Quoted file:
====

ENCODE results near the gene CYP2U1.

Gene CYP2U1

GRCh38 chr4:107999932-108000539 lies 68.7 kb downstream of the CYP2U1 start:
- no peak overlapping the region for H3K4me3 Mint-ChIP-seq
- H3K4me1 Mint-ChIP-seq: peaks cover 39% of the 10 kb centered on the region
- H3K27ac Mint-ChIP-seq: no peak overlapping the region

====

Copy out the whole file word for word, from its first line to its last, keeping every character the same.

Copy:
ENCODE results near the gene CYP2U1.

Gene CYP2U1

GRCh38 chr4:107999932-108000539 lies 68.7 kb downstream of the CYP2U1 start:
- no peak overlapping the region for H3K4me3 Mint-ChIP-seq
- H3K4me1 Mint-ChIP-seq: peaks cover 39% of the 10 kb centered on the region
- H3K27ac Mint-ChIP-seq: no peak overlapping the region